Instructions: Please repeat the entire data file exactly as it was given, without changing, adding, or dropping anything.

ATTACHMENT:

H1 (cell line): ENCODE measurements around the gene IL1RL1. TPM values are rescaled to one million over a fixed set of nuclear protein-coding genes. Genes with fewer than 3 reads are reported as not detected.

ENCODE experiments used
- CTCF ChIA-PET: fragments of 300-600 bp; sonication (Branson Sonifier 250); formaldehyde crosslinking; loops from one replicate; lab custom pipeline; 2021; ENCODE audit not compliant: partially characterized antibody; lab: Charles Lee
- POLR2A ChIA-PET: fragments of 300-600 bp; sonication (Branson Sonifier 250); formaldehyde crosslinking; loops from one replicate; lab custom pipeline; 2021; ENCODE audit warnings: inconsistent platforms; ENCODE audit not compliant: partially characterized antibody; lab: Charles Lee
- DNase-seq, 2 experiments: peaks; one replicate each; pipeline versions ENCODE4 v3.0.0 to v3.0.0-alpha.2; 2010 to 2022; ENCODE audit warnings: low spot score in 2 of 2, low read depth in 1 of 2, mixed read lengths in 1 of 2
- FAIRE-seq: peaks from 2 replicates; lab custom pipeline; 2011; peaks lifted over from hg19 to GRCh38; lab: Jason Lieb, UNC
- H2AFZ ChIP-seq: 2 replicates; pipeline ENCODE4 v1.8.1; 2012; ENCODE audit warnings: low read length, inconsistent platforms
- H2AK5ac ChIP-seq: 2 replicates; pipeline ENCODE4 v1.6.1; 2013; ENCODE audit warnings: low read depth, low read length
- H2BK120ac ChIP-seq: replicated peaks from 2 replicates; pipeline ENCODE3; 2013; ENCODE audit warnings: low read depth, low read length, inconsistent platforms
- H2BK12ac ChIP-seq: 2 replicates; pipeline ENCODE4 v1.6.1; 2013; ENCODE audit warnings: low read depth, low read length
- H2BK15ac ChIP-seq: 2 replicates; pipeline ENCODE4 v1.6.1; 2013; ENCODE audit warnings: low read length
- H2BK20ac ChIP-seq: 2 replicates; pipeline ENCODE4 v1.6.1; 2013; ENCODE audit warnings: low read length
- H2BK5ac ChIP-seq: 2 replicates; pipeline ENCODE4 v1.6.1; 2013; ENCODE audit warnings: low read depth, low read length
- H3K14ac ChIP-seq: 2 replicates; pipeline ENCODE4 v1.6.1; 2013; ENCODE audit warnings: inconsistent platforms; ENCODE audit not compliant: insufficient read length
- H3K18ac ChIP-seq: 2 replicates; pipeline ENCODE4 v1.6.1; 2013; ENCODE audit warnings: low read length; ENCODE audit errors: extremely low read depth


H1 (cell line): ENCODE measurements around the gene IL1RL1. TPM values are rescaled to one million over a fixed set of nuclear protein-coding genes. Genes with fewer than 3 reads are reported as not detected.

ENCODE experiments used
- CTCF ChIA-PET: fragments of 300-600 bp; sonication (Branson Sonifier 250); formaldehyde crosslinking; loops from one replicate; lab custom pipeline; 2021; ENCODE audit not compliant: partially characterized antibody; lab: Charles Lee
- POLR2A ChIA-PET: fragments of 300-600 bp; sonication (Branson Sonifier 250); formaldehyde crosslinking; loops from one replicate; lab custom pipeline; 2021; ENCODE audit warnings: inconsistent platforms; ENCODE audit not compliant: partially characterized antibody; lab: Charles Lee
- DNase-seq, 2 experiments: peaks; one replicate each; pipeline versions ENCODE4 v3.0.0 to v3.0.0-alpha.2; 2010 to 2022; ENCODE audit warnings: low spot score in 2 of 2, low read depth in 1 of 2, mixed read lengths in 1 of 2
- FAIRE-seq: peaks from 2 replicates; lab custom pipeline; 2011; peaks lifted over from hg19 to GRCh38; lab: Jason Lieb, UNC
- H2AFZ ChIP-seq: 2 replicates; pipeline ENCODE4 v1.8.1; 2012; ENCODE audit warnings: low read length, inconsistent platforms
- H2AK5ac ChIP-seq: 2 replicates; pipeline ENCODE4 v1.6.1; 2013; ENCODE audit warnings: low read depth, low read length
- H2BK120ac ChIP-seq: replicated peaks from 2 replicates; pipeline ENCODE3; 2013; ENCODE audit warnings: low read depth, low read length, inconsistent platforms
- H2BK12ac ChIP-seq: 2 replicates; pipeline ENCODE4 v1.6.1; 2013; ENCODE audit warnings: low read depth, low read length
- H2BK15ac ChIP-seq: 2 replicates; pipeline ENCODE4 v1.6.1; 2013; ENCODE audit warnings: low read length
- H2BK20ac ChIP-seq: 2 replicates; pipeline ENCODE4 v1.6.1; 2013; ENCODE audit warnings: low read length
- H2BK5ac ChIP-seq: 2 replicates; pipeline ENCODE4 v1.6.1; 2013; ENCODE audit warnings: low read depth, low read length
- H3K14ac ChIP-seq: 2 replicates; pipeline ENCODE4 v1.6.1; 2013; ENCODE audit warnings: inconsistent platforms; ENCODE audit not compliant: insufficient read length
- H3K18ac ChIP-seq: 2 replicates; pipeline ENCODE4 v1.6.1; 2013; ENCODE audit warnings: low read length; ENCODE audit errors: extremely low read depth